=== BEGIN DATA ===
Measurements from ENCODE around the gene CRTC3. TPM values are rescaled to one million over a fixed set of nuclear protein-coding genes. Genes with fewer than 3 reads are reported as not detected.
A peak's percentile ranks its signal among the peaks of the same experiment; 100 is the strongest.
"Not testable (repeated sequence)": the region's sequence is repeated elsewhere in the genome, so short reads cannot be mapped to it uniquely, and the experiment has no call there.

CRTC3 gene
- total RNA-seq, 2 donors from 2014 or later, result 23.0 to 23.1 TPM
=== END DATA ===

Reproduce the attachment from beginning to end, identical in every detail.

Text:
Measurements from ENCODE around the gene CRTC3. TPM values are rescaled to one million over a fixed set of nuclear protein-coding genes. Genes with fewer than 3 reads are reported as not detected.
A peak's percentile ranks its signal among the peaks of the same experiment; 100 is the strongest.
"Not testable (repeated sequence)": the region's sequence is repeated elsewhere in the genome, so short reads cannot be mapped to it uniquely, and the experiment has no call there.

CRTC3 gene
- total RNA-seq, 2 donors from 2014 or later, result 23.0 to 23.1 TPM